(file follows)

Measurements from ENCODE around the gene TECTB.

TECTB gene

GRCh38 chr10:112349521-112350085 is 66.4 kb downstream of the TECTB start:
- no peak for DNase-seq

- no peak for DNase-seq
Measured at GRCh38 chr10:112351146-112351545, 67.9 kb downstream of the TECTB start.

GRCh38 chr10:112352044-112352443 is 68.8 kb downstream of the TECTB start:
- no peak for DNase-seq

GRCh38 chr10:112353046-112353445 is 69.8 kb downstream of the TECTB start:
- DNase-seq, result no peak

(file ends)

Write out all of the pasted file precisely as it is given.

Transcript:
Measurements from ENCODE around the gene TECTB.

TECTB gene

GRCh38 chr10:112349521-112350085 is 66.4 kb downstream of the TECTB start:
- no peak for DNase-seq

- no peak for DNase-seq
Measured at GRCh38 chr10:112351146-112351545, 67.9 kb downstream of the TECTB start.

GRCh38 chr10:112352044-112352443 is 68.8 kb downstream of the TECTB start:
- no peak for DNase-seq

GRCh38 chr10:112353046-112353445 is 69.8 kb downstream of the TECTB start:
- DNase-seq, result no peak